The farmers are tough round here, they work all the year round! In any case, I see this project as ongoing...
I've already drawn the lines on the screen and am working on waist level shooting as Ian suggested. Can't have him thinking I'm a wimp. He will be telling us next that he hand holds his 10 x 8 camera....
If your suggestions work out then I'll get a wider lens for the SQ
I think the SQ will be fine if you buy a prism to go with it. Sometimes you just need to have a prism, there is no other way to put it. But that said, so much these days is shot with a prism at standing level that having images made from mid level meet be different enough now to make an impact.
The only downside of shooting the 6x6 and cropping in the veiwfinder and in the darkroom is that you will get 3 less frames per roll than if you went with a real 645 back. I think I would just roll with it unless you really want to get a different camera. If you really want a different camera system, I'm partial to the Mamiya 645 1000s (generation1) or the Super/Pro/ProTL (generation 2). Since changing film speeds mid roll might be advantageous, I think I would recommend a generation 2 body, or maybe if money was not an object a generation 3 body (AF/AFD/AFDII/AFDIII) as both the gen2 and gen3 bodies have a film back. I'm happy with the m645 stuff that I have, it's cheap to pick up the manual focus stuff, and seems to be durable enough.
Also back to the lines... Remember that most viewfinders do not show the entire frame, most are somwhere in the 92% to 95% real film area. IF you draw the lines on the screen at the real film size for 645 (56mm X 42mm) then you will have 100% of the frame shown in the viewfinder. Make sure to take this into consideration when framing subjects. Since the SQ viewfinder is probably only showing about 55mm or 54mm (square) then you may want to move the the short side for the lines in a millimeter or so. Sorry, I forgot to mention this until just now, hopefully it won't mess you up too much.
Thanks again Greg for all the information. I did draw the lines as you have just suggested as I had noticed that my viewfinder didn't include the full frame.
OK, good. I'm surprised it slipped my mind when I first suggested it.
Since you wrote this I see you've gone with using the ETRsi, and marking the screen up for 645.
Originally Posted by AlanC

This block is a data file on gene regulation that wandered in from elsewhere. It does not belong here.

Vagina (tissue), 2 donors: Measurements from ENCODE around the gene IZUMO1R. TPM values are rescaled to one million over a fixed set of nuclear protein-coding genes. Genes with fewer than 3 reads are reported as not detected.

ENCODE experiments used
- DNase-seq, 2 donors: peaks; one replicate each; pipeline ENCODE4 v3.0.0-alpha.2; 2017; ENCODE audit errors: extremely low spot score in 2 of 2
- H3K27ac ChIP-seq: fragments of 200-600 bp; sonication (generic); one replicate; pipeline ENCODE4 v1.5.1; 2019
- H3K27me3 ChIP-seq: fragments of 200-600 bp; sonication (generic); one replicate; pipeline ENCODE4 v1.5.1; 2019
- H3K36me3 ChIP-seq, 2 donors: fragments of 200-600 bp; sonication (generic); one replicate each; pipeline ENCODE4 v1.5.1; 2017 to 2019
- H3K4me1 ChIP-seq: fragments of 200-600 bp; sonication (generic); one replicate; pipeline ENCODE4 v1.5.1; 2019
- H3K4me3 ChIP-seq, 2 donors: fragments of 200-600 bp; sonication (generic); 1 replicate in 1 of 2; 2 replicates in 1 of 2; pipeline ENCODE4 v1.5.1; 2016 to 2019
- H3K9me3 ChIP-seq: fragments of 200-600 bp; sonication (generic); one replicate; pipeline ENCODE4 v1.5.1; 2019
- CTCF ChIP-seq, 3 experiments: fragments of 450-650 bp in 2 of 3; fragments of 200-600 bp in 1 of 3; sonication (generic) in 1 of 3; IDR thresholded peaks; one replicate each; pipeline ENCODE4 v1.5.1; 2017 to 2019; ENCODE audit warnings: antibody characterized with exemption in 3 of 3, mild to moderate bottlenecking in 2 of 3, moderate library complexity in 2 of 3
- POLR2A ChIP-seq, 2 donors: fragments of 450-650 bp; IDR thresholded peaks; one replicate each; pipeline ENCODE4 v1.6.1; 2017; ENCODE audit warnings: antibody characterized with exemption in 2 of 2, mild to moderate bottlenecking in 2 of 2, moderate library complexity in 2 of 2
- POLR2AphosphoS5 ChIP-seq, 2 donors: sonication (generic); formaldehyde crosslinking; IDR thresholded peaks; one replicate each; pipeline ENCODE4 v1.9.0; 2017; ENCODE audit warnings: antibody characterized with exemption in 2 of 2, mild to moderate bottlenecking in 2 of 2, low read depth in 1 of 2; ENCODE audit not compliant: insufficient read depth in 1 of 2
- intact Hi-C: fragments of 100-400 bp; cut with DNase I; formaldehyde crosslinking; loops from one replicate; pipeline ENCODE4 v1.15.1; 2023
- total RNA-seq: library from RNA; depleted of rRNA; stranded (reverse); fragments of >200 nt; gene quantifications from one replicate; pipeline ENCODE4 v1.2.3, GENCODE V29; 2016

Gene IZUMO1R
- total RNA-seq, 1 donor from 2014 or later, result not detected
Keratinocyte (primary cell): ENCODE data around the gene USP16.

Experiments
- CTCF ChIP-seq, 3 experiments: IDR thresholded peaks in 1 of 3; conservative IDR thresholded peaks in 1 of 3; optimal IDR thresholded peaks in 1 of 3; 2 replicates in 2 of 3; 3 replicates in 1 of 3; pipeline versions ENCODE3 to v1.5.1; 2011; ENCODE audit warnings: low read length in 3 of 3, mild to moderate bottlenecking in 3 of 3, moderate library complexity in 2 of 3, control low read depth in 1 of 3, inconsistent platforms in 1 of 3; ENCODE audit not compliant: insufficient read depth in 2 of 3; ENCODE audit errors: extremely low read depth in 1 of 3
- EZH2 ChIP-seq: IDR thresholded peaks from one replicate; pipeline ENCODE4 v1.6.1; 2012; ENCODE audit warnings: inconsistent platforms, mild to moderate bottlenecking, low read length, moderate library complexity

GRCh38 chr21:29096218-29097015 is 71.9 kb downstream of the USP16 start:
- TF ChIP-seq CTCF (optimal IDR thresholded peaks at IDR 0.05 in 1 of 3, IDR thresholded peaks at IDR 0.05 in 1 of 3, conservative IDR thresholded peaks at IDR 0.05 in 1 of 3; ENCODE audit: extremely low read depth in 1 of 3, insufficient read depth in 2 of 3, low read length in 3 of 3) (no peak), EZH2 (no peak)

That sounds like a good solution to me and you still have the full square frame if you want to vary some of your compositions, and it will help if you want any big prints to spice up the exhibition you mentioned (obviously).
I do see what you meant about the shots where people are moving about a lot though. I'm fond of MF rangefinders and have a number of the Fuji ones. The 6x7 and 6x9 machines are wonderful, and comparable to the Mamiya 7 that you mention. But have you thought about the Fuji 645 rangefinders?
The older ones (real rangefinders, not AF) are a relative bargain now, and the GS 645S is a lovely camera for the sort of reportage/documentary project you describe. It has a 60mm f4 lens so is a moderate wide angle with a 'natural' portrait orientation, though it is easy to hold in landscape orientation too. The lens is extremely sharp, and I've found the meter is acurate too. Oh, and it takes 220 film if you want it to, so you can have 30 shots without reloading.
If you find that the ETRsi is proving difficult for some of the more 'action' type shots, the little Fuji might be a very nice addition to, rather that replacement for, that system.
There's not much to go wrong with them, though I had to replace a metering circuit once. The only non-obvious thing really to look out for is is to see if the shutter needs a service.
Just a thought...
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I remember watching the special features stuff on the Lost in Translation DVD. Sofia Coppola is walking around with a Fuji GA or GZ 645 camera snapping shots left and right. It was pretty hot.
If you use the "Sports Finder" feature built into the WLF on TLRs, you can actually hold the camera up to you eye, and follow the action around, with no problem.
If the lens doesn't read "ZEISS", then it just isn't.
Thanks for the good advice. I am still trying out various options , including the sports finder method on my TLR mentioned by Rolliejoe.
At the same time I'm getting on with things with mt 35mm camera.